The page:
Often, the first and most obvious change is loss of consciousness or coma. As your child becomes more alert, you will see many more changes. Some will be temporary. Others will last longer.
Changes that parents usually find most disturbing are differences in a child's memory, thinking, emotions, and behavior. These can make your child seem like a "stranger” or "not himself." Even your child's personality may seem different. These changes often are most dramatic as your child becomes more alert and "comes out" of the coma. This is a time when your child's thoughts, emotions and behavior may change many times during the day. Although your child may seem unpredictable to you at this stage, this is a "normal" stage of coma recovery.
Use this list as a starting point to talk with your child's doctors, nurses, and therapists. Only they can advise you on your child's progress. The number of possible changes shows how complex the brain is. Remember, every child and every brain injury is different.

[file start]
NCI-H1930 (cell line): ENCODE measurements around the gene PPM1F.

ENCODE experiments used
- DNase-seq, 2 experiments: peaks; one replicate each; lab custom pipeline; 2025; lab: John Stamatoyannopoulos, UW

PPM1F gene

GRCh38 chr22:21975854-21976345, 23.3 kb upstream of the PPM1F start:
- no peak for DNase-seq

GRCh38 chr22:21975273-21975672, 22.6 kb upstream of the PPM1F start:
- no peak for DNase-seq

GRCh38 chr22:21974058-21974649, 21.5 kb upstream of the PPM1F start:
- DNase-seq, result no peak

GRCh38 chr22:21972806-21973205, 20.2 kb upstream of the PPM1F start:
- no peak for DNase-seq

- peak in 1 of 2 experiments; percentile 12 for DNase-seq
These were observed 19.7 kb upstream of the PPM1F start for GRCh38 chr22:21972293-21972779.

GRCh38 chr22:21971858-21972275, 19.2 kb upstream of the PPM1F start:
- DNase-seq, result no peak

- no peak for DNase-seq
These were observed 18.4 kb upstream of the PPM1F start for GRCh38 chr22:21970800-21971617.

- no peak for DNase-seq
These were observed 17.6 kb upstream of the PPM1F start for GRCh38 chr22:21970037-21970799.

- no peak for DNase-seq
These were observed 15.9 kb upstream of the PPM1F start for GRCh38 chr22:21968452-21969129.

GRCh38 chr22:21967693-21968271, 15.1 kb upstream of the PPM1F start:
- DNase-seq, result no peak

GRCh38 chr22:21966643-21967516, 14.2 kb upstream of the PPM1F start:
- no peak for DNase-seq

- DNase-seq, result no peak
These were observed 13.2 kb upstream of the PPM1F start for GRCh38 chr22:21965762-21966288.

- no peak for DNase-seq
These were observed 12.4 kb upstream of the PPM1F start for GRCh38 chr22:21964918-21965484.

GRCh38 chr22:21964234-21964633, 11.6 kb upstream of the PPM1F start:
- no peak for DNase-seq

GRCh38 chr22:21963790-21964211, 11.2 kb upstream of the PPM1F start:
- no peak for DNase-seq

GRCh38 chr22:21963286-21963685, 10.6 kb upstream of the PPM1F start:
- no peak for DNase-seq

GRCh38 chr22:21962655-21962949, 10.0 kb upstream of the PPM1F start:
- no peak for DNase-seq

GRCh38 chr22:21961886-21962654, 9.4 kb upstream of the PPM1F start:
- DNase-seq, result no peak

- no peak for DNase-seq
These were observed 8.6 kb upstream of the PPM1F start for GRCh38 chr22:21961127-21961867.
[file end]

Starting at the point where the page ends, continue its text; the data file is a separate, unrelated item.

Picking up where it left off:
Speech and language
— He seemed like a different person and that scared me. I kept thinking, "Will he always be like this?" But every day was different. I didn't know what to expect next. That gave me hope but it also made everything so uncertain.
There also may be physical consequences, such as weakness or difficulty moving. This may be more noticeable on one side of the body. There may also be changes in your child's ability to speak, hear, or see clearly. Breathing may be affected and require the help of special equipment.
Medical changes or complications
Touching or stroking your child can be very comforting to your child. Familiar items from home can comfort and reassure. Nurses can help you decide what is best at this stage in your child's care. You might consider bringing items such as: